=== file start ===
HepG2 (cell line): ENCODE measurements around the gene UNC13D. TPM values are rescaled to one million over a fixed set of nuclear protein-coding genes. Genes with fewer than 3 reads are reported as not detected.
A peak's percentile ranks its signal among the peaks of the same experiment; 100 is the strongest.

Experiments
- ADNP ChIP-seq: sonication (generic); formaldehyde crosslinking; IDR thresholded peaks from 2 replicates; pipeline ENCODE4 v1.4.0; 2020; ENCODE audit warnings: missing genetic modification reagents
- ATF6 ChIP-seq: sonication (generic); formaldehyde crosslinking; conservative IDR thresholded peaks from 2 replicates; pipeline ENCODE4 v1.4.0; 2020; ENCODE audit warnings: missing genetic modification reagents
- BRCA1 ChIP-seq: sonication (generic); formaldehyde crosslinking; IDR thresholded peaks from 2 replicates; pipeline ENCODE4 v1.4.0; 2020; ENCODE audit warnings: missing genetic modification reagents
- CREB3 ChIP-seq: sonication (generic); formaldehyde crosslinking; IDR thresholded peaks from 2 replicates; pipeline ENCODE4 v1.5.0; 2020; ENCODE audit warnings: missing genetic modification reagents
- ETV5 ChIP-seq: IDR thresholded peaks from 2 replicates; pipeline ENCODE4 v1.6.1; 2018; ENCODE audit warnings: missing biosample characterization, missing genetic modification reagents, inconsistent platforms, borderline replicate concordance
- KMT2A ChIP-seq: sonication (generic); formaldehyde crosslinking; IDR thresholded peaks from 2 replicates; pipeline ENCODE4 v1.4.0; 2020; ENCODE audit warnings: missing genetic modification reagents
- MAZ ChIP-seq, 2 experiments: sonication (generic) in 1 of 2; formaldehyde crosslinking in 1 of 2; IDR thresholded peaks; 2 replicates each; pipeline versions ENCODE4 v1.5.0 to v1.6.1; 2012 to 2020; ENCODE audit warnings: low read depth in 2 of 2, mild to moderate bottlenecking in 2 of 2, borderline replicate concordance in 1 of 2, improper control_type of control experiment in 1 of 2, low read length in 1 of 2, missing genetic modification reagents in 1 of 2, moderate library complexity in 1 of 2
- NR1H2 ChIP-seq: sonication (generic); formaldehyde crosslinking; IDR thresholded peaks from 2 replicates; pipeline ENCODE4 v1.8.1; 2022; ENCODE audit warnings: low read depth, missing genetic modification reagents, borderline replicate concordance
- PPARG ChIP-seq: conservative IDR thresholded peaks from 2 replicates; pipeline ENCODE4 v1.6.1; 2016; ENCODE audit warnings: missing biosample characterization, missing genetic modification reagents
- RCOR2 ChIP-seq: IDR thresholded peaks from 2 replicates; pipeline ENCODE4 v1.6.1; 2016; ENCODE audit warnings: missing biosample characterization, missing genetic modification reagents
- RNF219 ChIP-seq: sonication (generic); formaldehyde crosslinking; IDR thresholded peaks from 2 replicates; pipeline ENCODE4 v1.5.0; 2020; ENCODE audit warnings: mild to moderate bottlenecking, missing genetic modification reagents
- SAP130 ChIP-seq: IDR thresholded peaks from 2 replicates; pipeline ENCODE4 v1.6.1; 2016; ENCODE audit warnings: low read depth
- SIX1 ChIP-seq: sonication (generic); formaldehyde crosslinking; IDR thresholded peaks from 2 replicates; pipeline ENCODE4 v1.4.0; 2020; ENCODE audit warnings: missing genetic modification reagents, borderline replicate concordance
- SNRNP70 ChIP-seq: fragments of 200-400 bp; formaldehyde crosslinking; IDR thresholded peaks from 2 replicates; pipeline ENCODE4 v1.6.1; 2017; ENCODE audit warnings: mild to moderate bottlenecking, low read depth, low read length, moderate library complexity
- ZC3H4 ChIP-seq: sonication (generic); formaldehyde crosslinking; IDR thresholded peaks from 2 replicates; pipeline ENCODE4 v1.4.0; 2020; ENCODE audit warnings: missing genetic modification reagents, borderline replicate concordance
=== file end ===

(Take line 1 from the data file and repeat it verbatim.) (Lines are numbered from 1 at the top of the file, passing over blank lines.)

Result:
HepG2 (cell line): ENCODE measurements around the gene UNC13D. TPM values are rescaled to one million over a fixed set of nuclear protein-coding genes. Genes with fewer than 3 reads are reported as not detected.